Location, Meet Advertising … Again: Learning from the Past to Prepare for Today


ADOTAS – When it comes to location-based advertising, a map is only one of the essential tools. Having spent nearly a decade in the mapping industry, I’ve personally witnessed the awakening to location. And I’ve seen the value that location brings advertisers. That’s why for publishers, advertisers and even device manufacturers, location is no longer a question; it’s a must-have when targeting consumers.

Companies arming themselves with location-enabled advertising solutions know that the right delivery mechanism and platform are as important, if not more so, than maps for engaging with people on-the-go. And both are critical for reaching mobile consumers outside – and even inside – their homes.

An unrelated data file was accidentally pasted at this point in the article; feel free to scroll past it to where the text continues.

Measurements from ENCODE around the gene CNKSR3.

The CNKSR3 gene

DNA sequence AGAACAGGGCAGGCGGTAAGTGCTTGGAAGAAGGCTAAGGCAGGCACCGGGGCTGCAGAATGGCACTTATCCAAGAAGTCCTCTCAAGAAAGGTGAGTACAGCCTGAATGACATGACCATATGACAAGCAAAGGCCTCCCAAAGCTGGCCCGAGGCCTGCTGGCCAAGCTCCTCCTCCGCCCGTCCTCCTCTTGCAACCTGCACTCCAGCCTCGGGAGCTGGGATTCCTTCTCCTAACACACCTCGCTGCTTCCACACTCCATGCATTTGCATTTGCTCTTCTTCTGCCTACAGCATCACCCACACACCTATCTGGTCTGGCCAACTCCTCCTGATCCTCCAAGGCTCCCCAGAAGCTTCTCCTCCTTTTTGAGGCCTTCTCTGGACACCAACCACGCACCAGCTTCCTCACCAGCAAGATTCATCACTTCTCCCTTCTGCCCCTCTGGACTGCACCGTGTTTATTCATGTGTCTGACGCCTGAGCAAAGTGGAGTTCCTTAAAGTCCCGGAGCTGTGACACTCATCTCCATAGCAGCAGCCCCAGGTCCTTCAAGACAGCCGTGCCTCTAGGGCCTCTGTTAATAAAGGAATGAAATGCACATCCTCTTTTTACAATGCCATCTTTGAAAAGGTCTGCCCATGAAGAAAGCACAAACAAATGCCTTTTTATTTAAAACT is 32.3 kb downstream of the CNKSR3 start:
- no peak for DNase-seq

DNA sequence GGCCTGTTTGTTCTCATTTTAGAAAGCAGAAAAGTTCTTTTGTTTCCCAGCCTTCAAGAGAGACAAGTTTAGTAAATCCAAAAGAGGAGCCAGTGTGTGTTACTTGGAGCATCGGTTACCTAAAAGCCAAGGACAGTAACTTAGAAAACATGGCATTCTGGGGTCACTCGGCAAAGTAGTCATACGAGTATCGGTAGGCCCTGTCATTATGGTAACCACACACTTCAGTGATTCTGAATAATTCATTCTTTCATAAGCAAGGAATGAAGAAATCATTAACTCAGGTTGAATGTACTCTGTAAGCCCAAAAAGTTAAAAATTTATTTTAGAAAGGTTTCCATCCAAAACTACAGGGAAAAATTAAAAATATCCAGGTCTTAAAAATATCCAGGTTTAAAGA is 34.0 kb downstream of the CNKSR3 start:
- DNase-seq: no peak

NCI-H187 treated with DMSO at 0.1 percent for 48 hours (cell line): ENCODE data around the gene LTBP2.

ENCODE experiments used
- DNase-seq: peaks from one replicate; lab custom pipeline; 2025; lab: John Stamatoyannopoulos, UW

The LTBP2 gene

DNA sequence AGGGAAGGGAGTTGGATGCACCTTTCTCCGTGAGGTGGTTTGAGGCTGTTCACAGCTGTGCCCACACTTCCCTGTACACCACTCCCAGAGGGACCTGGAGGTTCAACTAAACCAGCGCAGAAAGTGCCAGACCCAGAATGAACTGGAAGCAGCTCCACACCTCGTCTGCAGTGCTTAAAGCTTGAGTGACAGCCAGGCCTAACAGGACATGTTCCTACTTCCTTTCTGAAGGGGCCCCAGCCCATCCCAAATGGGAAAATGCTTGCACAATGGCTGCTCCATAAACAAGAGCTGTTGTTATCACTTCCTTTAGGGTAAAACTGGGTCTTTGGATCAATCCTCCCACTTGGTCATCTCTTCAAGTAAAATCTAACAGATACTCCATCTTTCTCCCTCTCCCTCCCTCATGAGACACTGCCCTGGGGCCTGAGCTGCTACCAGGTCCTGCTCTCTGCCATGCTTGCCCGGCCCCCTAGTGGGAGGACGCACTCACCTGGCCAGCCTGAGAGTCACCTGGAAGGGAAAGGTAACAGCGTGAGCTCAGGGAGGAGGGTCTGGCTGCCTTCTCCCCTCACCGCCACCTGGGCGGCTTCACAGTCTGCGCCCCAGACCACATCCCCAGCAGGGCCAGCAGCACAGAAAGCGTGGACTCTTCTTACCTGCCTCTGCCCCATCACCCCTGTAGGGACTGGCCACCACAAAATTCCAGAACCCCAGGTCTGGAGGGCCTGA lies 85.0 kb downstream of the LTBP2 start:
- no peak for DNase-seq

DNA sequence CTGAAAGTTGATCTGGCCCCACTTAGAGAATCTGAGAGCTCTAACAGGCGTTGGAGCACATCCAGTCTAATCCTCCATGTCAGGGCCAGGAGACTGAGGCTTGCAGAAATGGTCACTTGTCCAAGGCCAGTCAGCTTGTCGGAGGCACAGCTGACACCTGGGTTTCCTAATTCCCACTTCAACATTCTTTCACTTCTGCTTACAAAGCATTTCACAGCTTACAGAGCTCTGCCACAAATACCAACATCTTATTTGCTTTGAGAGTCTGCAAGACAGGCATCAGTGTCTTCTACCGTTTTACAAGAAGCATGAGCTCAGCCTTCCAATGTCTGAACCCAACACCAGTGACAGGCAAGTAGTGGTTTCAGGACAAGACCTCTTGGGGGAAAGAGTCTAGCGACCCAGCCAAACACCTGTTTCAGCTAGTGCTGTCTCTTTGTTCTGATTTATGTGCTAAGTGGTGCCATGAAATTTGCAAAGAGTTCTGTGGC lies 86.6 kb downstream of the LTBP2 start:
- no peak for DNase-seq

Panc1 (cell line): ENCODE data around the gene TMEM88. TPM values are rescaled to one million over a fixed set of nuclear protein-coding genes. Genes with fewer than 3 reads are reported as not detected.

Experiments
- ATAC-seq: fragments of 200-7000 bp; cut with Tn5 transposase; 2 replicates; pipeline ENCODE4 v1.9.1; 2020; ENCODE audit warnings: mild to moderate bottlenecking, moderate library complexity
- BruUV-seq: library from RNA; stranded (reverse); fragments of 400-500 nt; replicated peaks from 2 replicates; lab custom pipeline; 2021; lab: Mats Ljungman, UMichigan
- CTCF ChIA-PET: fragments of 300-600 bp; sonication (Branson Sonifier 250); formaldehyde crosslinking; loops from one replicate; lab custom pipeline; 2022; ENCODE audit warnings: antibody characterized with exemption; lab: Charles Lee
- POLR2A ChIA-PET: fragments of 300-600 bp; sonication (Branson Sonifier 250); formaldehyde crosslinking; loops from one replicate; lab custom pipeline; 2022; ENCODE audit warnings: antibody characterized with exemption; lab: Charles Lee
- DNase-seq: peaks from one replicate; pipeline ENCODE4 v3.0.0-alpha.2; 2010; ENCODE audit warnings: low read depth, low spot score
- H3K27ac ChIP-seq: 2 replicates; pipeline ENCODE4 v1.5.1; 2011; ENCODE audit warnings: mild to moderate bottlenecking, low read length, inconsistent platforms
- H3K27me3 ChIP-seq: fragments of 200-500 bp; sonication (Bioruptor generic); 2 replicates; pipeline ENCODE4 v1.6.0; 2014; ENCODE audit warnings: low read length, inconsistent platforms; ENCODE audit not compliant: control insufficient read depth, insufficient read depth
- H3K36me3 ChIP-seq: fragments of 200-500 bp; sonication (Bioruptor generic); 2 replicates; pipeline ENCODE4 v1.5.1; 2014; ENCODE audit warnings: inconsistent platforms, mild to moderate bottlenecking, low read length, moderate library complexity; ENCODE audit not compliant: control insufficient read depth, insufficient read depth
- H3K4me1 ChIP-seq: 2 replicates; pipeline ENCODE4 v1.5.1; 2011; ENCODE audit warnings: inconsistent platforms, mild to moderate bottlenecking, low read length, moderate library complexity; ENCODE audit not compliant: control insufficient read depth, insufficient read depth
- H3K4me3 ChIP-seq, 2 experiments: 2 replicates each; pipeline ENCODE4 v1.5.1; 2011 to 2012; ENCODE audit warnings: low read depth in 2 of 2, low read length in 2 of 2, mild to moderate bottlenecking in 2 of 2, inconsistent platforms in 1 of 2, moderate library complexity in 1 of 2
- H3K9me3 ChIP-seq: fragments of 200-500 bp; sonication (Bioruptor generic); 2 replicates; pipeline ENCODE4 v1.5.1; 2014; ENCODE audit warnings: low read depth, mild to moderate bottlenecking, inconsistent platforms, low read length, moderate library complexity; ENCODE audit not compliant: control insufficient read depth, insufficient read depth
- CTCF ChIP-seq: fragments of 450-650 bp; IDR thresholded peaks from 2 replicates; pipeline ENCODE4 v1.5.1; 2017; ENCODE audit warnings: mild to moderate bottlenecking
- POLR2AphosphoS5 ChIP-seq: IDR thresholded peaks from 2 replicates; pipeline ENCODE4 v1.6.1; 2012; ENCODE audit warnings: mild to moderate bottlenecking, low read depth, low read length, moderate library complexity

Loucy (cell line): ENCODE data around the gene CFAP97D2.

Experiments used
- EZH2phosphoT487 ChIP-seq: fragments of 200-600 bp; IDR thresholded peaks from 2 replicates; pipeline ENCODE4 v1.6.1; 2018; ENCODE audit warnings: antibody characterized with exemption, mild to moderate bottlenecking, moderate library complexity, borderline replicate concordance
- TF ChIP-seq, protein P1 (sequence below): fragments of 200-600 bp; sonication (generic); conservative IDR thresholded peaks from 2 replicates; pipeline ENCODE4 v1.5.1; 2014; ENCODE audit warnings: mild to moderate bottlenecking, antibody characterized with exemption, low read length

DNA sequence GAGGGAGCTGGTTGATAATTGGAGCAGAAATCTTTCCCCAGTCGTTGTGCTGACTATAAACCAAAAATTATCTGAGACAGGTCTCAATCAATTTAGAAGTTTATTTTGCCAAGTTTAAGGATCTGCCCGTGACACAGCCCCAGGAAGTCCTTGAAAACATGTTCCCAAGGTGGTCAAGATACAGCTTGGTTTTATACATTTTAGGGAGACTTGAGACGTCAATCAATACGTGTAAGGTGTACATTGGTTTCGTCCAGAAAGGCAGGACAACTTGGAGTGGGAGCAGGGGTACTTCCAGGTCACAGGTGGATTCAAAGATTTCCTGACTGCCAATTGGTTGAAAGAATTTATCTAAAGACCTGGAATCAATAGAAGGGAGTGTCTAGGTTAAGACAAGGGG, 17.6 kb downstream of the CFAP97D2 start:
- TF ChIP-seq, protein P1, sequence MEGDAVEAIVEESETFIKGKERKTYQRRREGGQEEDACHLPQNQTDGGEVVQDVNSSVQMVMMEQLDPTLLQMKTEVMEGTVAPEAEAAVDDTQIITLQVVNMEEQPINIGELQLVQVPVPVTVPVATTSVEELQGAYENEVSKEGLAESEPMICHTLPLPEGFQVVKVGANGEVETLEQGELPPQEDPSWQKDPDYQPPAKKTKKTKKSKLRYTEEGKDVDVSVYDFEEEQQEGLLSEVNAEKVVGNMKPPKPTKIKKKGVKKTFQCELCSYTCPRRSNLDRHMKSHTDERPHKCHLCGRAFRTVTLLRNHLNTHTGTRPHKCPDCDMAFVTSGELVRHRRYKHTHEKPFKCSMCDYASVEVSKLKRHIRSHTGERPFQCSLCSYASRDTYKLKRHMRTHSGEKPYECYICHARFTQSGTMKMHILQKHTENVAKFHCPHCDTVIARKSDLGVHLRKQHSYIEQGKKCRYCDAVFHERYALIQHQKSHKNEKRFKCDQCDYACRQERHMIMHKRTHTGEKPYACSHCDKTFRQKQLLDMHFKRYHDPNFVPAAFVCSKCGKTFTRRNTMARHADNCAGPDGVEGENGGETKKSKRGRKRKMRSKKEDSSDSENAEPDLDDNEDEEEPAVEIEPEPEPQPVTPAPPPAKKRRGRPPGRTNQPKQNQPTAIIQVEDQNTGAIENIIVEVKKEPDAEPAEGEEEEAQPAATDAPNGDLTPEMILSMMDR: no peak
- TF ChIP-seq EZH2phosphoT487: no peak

Here’s a little historical perspective. In 2007, Nokia purchased GPS mapping and navigation expert NAVTEQ for $8.1B, instantly propelling Nokia into the digital mapping arena. With the acquisition, the Finnish company had the foresight to see location as the game-changer for targeting consumers.

Two years later, the mapping provider launched NAVTEQ Media Solutions™, which focused its efforts on building the world’s leading location-aware mobile ad network. By leveraging tier-one OEM relationships, their own smartphone installed base, and by delivering ads to consumers based on their precise location, the company was well-positioned to take advantage of the projected $4B location-based services (LBS) market by 2012. See: Mobile Marketer Mobile Ad Stats.

Nearly five years later, the advertising market looks very different – for NAVTEQ, its parent company and the industry as a whole.